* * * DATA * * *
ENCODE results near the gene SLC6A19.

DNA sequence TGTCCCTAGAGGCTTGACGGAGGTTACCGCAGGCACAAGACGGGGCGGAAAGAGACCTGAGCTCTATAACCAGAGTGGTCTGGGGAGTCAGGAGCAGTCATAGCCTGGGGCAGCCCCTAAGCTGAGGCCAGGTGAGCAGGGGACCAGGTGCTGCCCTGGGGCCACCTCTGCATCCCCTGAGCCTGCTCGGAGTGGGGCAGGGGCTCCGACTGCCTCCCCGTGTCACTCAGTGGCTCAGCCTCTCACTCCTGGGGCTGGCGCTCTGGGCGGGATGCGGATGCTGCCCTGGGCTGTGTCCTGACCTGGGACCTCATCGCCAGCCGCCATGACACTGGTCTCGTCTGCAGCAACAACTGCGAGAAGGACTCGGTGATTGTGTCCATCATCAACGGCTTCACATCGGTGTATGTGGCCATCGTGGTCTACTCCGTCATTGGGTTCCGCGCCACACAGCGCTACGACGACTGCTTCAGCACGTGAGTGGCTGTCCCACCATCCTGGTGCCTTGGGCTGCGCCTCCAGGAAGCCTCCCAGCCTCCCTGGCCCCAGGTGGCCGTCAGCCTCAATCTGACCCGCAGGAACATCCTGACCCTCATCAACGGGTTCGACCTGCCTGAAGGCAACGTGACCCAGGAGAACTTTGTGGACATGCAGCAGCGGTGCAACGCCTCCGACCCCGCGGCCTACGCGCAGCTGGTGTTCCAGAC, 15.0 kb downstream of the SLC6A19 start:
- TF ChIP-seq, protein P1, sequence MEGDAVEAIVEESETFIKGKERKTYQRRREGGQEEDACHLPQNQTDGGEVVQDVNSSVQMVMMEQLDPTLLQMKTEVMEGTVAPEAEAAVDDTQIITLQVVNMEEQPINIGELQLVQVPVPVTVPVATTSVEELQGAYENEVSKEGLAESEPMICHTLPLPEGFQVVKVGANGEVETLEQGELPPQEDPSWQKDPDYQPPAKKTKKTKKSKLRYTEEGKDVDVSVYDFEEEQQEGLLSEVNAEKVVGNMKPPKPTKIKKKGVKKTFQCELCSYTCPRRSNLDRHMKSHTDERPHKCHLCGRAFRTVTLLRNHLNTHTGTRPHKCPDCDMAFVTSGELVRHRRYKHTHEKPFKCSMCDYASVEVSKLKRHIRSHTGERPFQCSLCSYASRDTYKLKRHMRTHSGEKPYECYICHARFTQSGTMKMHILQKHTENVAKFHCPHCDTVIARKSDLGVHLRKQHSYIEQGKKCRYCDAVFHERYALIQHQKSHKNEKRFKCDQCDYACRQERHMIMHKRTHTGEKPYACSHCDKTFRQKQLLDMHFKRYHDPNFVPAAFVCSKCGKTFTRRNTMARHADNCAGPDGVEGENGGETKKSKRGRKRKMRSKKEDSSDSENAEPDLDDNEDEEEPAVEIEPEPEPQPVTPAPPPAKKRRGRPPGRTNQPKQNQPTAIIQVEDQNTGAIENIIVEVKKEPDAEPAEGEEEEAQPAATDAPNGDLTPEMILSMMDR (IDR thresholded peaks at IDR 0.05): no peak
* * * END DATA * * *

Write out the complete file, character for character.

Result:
ENCODE results near the gene SLC6A19.

DNA sequence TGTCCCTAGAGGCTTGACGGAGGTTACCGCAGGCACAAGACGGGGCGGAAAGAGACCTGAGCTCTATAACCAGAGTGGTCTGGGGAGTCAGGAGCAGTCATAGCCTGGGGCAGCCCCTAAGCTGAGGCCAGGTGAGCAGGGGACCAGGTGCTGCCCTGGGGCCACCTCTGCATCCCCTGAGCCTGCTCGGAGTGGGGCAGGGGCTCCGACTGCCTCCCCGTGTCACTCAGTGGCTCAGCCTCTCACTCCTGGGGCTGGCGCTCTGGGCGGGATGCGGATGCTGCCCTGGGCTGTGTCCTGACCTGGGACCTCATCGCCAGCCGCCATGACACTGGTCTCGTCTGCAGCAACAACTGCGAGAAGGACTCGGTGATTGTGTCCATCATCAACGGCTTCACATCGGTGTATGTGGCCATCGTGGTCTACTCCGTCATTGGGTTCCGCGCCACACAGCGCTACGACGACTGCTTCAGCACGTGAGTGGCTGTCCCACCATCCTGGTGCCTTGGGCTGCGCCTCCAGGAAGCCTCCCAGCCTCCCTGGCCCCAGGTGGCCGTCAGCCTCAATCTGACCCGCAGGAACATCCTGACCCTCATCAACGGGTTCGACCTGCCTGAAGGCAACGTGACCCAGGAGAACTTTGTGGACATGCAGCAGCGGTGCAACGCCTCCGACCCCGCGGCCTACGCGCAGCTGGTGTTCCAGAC, 15.0 kb downstream of the SLC6A19 start:
- TF ChIP-seq, protein P1, sequence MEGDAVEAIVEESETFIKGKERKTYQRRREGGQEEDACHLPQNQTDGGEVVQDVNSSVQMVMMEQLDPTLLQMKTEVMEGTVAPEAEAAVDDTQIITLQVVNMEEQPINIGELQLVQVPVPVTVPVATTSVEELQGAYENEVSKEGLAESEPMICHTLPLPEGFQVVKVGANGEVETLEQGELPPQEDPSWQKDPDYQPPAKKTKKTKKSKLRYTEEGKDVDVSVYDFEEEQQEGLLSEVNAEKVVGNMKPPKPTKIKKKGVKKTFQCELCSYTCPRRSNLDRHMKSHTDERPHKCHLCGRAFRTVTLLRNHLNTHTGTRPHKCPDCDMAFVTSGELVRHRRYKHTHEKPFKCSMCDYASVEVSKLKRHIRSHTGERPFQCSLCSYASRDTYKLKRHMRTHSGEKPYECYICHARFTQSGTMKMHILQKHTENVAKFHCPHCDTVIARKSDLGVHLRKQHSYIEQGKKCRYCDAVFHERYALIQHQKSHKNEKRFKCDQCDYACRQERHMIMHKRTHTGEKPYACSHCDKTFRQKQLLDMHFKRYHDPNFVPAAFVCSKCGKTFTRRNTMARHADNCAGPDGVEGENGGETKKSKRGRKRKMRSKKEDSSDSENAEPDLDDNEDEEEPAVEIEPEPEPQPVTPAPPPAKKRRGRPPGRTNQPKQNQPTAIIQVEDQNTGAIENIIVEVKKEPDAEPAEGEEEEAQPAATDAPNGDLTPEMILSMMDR (IDR thresholded peaks at IDR 0.05): no peak